What do the foods in this picture have in common?
They all contain chromium – an element found in the periodic table.
Why should we care about Chromium?
- It is necessary for the function of nerves, muscles, intestinal function, and to neutralize stomach acid.
- It is necessary for the breakdown of carbohydrates in our body.
- In short, it is an important cofactor for more than 300 chemical reactions in the body.
The sum of all of these chemical reactions is what we call…
(from the Google Map of Human Metabolism)
Which leads us to day one of Nutritional Biochemistry:
Chromium, alcohol, stress, elevated triglycerides – all of these things link through nutritional biochemistry. At first glance, however, alcohol does not seem to have any direct link to triglycerides. There is no fat in alcohol, so how could it possibly change blood lipid levels? To understand this, you must first understand that our metabolism can create components of triglycerides from alcohol. Chromium, a fundamental element, plays a role in this process. But chromium is not something that comes to mind when we think about nutrition. The point? If you want to tell people what to eat, you have to know how the chemicals in food change the molecules our body produces; these molecules are called metabolites. This is what Nutritional Biochemistry is all about.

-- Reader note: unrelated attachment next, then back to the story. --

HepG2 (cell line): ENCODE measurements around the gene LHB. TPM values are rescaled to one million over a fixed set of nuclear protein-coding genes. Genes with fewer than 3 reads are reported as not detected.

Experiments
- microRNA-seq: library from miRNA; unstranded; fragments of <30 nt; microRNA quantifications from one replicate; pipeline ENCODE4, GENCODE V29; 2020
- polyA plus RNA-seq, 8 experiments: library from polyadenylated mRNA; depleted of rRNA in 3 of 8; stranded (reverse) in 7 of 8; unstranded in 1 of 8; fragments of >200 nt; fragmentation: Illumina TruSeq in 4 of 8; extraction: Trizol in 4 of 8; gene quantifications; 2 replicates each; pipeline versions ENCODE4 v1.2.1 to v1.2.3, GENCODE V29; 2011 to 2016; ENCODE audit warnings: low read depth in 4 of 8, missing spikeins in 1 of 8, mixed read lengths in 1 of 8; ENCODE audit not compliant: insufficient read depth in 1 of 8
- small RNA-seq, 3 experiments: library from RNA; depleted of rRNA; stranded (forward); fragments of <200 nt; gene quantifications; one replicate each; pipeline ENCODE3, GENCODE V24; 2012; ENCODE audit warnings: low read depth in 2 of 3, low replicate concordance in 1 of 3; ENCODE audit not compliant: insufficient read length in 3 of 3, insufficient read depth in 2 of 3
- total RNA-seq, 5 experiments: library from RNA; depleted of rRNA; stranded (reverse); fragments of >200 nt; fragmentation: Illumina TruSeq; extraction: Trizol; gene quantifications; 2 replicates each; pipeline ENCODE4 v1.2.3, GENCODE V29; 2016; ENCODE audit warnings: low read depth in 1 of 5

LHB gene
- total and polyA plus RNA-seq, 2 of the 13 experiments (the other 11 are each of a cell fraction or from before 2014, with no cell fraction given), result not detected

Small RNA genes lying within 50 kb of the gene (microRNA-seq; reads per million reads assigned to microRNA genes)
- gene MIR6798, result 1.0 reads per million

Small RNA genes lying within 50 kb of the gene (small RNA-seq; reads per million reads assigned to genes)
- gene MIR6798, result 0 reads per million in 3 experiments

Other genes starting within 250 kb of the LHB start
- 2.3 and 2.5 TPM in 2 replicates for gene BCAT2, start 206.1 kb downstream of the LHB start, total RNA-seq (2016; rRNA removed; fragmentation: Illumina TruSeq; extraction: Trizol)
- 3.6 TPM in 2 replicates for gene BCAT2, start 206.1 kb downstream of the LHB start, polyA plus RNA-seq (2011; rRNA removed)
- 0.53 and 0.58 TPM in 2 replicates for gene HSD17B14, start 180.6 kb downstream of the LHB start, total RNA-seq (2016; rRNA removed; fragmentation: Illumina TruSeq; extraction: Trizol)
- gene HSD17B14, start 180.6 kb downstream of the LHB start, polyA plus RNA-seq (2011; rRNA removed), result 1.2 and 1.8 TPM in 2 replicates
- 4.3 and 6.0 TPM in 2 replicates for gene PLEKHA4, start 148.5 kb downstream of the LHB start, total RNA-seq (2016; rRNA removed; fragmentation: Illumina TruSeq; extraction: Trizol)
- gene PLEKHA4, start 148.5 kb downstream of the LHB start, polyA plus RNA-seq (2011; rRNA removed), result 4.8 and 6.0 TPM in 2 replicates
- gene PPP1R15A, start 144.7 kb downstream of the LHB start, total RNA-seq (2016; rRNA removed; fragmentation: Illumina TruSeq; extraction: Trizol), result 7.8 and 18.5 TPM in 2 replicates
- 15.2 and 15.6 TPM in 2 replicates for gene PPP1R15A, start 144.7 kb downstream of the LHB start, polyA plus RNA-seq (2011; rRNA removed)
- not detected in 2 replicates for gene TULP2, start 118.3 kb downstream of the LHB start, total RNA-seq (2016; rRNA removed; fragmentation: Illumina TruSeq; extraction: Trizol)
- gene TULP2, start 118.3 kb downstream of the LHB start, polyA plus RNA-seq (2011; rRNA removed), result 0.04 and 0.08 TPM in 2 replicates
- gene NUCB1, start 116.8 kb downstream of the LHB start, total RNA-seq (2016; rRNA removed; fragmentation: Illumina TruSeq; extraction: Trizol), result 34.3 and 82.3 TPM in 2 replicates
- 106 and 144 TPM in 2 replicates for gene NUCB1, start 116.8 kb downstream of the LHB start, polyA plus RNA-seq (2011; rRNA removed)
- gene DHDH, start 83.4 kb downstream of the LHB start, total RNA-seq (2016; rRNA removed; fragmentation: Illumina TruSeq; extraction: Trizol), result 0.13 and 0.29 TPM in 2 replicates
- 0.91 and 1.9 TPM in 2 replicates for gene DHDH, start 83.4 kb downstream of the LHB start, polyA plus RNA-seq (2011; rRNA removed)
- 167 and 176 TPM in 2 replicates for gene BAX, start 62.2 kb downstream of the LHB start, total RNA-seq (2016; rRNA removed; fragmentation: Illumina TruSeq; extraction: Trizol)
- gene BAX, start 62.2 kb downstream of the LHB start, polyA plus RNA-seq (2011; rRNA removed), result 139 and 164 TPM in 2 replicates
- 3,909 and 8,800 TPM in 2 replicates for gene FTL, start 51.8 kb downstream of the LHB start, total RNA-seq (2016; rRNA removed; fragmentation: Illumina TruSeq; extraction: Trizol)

Sure – everyone has heard horror stories about biochemistry.
(modified from https://commons.wikimedia.org/w/index.php?curid=15488348)
But don’t worry- it is actually more fun and interesting than you can possibly imagine. So settle in, keep an open and curious mind, ask a lot of questions, and come with me to explore the universe of nutritional biochemistry!